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Director Lars von Trier has created a truly pulverizing film with Antichrist. It is full of dread, full of despair. It is a horror film, but it doesn’t rely on easy scares or the cheap theatrics of B movies. It is a distant cousin to the director’s previous work Dancer in the Dark, in that it is a wholly original vision that also works as a razor sharp deconstruction of the genre it belongs to.

The story is simple. A man and a woman (played by Willem Dafoe and Charlotte Gainsbourg) make love, while their infant son accidentally falls to his death. They take their grief to a cabin in the woods where tensions build and slowly turn into horror. Taking into account that brief plot description, you can see the classic horror film scenario: Two lovers, a secluded location and a sin that calls for bloody retribution. Yes, the trappings of the genre are there, but von Trier does not bow down to narrative expectations.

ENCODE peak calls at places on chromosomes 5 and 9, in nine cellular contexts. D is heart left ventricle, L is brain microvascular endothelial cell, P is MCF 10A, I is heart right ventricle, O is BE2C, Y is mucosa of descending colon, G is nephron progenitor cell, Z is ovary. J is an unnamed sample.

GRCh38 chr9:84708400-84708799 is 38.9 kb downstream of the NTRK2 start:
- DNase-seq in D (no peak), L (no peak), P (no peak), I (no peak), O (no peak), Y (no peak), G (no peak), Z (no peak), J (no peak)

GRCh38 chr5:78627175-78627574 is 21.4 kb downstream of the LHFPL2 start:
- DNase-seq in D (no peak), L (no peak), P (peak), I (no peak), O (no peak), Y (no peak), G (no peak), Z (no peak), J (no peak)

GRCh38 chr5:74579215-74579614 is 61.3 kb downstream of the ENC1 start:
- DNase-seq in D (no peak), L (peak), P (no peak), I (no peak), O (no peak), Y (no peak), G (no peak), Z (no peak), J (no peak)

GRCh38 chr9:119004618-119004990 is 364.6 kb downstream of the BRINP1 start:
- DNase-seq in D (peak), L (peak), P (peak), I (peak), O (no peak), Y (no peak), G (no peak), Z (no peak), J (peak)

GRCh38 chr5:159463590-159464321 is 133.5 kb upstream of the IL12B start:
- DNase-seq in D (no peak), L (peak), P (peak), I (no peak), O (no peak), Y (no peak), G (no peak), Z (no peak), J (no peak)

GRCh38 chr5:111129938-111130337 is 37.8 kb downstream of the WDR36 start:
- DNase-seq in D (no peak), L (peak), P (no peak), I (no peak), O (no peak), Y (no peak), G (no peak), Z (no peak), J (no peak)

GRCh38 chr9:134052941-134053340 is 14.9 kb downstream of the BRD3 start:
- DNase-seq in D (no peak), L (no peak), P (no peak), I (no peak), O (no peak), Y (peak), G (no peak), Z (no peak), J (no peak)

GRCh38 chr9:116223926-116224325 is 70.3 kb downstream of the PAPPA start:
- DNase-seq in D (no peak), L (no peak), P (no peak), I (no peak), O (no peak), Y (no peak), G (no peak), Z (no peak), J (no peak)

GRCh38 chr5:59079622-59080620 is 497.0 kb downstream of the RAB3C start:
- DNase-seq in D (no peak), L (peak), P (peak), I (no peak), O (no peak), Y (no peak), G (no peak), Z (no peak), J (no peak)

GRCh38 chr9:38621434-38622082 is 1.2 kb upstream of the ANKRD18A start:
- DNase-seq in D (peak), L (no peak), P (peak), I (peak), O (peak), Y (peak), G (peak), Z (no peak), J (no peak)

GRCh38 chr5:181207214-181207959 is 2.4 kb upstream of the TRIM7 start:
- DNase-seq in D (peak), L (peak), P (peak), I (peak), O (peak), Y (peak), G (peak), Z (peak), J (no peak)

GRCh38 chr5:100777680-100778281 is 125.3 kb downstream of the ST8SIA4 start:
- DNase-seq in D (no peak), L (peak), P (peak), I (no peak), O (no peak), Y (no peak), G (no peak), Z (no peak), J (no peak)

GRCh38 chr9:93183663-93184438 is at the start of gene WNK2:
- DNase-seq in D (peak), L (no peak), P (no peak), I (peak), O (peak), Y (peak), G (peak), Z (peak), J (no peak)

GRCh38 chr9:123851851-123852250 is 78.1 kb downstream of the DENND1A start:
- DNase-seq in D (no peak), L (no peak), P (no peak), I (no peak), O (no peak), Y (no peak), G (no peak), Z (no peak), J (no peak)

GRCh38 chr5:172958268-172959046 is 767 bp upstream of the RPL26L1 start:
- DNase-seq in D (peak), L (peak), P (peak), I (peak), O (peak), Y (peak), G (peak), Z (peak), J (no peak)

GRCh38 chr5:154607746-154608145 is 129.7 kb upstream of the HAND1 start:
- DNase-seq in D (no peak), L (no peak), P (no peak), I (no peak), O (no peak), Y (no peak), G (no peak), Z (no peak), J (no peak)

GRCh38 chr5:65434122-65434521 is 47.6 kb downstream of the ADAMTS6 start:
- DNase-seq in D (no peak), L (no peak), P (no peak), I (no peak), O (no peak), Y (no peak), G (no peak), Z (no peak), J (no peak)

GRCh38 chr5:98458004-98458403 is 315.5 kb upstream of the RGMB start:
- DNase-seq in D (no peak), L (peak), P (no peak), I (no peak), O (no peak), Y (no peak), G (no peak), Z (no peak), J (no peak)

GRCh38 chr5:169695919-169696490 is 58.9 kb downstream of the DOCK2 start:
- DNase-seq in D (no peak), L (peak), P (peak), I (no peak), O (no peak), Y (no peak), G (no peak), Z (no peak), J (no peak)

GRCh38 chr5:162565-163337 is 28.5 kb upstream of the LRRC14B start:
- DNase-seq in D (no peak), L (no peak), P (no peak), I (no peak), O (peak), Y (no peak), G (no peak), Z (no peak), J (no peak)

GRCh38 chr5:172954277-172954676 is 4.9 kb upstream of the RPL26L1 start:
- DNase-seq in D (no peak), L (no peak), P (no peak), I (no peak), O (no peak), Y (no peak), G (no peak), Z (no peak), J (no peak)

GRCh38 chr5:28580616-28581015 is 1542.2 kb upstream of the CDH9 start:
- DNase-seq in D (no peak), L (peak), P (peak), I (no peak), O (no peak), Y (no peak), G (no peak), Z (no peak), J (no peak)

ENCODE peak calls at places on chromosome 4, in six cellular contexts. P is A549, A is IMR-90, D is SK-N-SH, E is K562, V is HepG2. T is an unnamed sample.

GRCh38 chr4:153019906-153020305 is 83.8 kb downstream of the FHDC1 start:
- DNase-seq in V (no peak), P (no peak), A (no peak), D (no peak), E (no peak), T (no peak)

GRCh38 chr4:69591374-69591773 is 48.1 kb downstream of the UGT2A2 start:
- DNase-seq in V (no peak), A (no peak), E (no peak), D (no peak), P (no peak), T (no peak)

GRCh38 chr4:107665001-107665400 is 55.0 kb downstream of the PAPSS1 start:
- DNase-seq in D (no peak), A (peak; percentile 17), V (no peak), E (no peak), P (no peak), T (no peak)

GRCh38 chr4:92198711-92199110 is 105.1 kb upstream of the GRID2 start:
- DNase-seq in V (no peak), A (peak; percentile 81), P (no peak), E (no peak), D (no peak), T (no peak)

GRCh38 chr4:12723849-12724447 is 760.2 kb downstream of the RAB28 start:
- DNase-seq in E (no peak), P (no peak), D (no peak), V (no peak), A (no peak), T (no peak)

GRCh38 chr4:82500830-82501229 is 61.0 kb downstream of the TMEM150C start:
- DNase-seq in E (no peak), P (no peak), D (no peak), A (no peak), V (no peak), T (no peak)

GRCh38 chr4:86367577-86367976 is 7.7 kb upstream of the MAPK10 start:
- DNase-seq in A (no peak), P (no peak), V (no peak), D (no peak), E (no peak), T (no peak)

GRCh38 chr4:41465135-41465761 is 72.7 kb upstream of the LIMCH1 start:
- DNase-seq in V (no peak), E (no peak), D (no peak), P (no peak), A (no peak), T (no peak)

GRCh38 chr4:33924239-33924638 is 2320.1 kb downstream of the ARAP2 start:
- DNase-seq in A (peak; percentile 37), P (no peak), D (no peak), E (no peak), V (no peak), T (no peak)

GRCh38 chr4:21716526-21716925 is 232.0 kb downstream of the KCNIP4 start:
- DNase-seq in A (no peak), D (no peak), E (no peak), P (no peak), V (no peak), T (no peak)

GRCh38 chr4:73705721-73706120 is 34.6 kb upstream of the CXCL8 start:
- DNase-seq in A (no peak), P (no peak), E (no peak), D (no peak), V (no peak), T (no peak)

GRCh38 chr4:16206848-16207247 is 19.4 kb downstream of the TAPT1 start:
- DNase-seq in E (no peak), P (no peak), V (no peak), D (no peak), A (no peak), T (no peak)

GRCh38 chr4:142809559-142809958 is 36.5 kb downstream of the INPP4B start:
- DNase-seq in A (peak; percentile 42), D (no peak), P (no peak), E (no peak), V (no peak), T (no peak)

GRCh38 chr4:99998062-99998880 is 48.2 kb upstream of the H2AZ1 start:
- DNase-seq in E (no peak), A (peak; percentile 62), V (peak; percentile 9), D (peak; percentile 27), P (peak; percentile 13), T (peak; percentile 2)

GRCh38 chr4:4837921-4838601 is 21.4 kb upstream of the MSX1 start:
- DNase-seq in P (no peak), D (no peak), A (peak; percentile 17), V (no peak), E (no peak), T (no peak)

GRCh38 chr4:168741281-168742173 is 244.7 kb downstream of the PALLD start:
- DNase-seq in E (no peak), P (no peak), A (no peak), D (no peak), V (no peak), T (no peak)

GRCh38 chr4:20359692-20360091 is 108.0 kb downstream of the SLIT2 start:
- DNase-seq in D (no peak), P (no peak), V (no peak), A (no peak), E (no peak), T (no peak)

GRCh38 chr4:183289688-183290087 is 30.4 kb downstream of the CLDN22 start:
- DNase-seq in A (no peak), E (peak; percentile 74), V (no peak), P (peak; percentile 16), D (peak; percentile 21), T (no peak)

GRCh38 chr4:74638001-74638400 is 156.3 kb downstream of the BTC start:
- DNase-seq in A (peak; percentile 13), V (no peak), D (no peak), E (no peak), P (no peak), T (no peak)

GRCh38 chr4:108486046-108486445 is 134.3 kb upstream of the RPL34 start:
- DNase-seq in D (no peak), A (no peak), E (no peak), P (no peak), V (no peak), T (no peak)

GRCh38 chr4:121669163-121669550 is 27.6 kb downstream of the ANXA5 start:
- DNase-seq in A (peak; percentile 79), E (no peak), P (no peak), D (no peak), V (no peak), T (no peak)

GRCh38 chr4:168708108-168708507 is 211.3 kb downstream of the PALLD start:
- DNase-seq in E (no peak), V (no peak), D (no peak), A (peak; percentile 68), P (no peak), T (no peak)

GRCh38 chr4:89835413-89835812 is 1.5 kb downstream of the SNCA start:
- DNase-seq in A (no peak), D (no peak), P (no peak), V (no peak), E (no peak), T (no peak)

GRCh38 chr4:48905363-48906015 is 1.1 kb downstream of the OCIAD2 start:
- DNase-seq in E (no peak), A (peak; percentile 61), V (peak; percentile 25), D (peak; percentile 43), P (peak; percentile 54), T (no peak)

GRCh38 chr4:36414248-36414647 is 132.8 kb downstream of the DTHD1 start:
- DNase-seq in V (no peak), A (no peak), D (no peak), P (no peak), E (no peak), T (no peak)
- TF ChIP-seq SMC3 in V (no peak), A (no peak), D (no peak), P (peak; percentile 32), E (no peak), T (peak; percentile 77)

Controversy surrounding this film is not unfounded, and this is certainly not a movie for the weak of heart or for people whose moods can significantly be affected by film. Antichrist is a horror picture, a dead serious one, about overwhelming guilt and despair. Like many films and many philosophies, nature is framed as an uncaring and violent spectre, but von Trier takes the idea a little further and presents the idea that nature is inherently evil, because nature is Satan’s church. We are all unwilling worshippers of sin. Then, there is the violence. It manifests itself as physical, psychological, sexual and sometimes a combination of it all. This movie does not shy away from the profane. It is explicit in its depictions of wanton sexuality and bodily harm.

Some critics accuse von Trier of having created a blisteringly misogynistic film, but I do not think they were paying close enough attention. It’s a polarizing film for sure, and it is not something that you idly watch. You must endure Antichrist.

Despite its content, it is an unnaturally beautiful film. Cinematographer Anthony Dod Mantle (2009 Oscar winner for Slumdog Millionaire) takes this psychosexual nightmare and makes it a work of moving art. For any cineaste that has forgotten that von Trier is quite a brilliant technical craftsman, Antichrist is a great reminder.